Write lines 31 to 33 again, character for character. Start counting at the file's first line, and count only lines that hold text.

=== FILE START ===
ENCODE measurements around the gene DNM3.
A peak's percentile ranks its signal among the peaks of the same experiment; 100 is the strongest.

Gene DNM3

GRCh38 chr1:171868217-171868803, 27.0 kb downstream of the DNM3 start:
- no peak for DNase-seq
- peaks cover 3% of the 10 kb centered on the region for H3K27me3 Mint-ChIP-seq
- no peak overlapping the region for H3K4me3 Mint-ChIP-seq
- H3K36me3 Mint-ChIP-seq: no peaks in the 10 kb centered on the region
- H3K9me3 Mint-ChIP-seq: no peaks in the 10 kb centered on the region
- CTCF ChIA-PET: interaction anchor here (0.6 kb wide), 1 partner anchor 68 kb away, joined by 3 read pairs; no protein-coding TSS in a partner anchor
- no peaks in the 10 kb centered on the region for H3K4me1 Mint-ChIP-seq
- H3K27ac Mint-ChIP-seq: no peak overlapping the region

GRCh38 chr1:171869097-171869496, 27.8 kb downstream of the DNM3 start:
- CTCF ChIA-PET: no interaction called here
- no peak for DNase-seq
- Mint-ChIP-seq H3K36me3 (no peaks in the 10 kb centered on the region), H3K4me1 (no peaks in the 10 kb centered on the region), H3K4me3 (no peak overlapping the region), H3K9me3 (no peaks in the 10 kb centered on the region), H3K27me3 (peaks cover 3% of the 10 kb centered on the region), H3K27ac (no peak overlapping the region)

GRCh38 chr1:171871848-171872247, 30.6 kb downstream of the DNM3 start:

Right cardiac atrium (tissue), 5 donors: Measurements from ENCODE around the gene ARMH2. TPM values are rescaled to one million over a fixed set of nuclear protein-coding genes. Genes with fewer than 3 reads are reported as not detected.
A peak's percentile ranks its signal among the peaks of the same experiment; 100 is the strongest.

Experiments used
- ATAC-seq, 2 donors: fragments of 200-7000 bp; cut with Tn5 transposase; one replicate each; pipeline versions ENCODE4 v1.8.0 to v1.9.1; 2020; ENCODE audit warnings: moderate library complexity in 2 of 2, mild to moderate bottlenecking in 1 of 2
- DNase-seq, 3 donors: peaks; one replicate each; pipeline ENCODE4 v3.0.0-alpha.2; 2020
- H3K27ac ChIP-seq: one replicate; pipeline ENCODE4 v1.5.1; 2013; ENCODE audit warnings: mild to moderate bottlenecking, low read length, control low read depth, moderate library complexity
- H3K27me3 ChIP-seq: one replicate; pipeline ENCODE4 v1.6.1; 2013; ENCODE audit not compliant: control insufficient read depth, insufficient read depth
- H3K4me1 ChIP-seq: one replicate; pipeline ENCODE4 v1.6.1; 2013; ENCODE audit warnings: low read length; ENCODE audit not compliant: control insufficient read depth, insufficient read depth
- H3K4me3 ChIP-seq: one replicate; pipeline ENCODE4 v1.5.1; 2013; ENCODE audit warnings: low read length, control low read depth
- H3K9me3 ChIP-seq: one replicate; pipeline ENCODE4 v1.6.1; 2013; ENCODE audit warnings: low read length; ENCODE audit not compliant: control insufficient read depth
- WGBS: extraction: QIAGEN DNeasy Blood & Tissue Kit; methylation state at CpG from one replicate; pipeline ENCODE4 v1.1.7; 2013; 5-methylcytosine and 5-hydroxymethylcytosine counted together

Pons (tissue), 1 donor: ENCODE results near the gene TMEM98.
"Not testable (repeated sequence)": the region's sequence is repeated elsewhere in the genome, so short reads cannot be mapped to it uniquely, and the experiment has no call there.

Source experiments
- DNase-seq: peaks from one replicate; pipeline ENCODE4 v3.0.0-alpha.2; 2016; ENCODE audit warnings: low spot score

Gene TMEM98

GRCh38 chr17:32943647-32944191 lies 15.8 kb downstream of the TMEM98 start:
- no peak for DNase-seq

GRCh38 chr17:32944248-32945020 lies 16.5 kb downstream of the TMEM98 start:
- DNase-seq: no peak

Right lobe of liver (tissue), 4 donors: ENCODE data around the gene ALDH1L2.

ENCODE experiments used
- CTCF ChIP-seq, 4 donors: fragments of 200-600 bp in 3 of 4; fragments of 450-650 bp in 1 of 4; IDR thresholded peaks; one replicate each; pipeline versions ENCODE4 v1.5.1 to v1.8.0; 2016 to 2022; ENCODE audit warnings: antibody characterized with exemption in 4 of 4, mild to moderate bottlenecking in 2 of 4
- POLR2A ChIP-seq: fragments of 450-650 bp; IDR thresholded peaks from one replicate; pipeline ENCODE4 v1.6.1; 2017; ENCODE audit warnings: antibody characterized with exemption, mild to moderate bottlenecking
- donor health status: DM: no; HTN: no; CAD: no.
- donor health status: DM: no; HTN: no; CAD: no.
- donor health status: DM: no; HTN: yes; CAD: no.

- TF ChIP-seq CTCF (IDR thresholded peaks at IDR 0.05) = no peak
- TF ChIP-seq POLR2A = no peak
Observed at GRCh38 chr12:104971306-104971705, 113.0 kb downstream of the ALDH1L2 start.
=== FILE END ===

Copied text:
Source experiments
- DNase-seq: peaks from one replicate; pipeline ENCODE4 v3.0.0-alpha.2; 2016; ENCODE audit warnings: low spot score

Gene TMEM98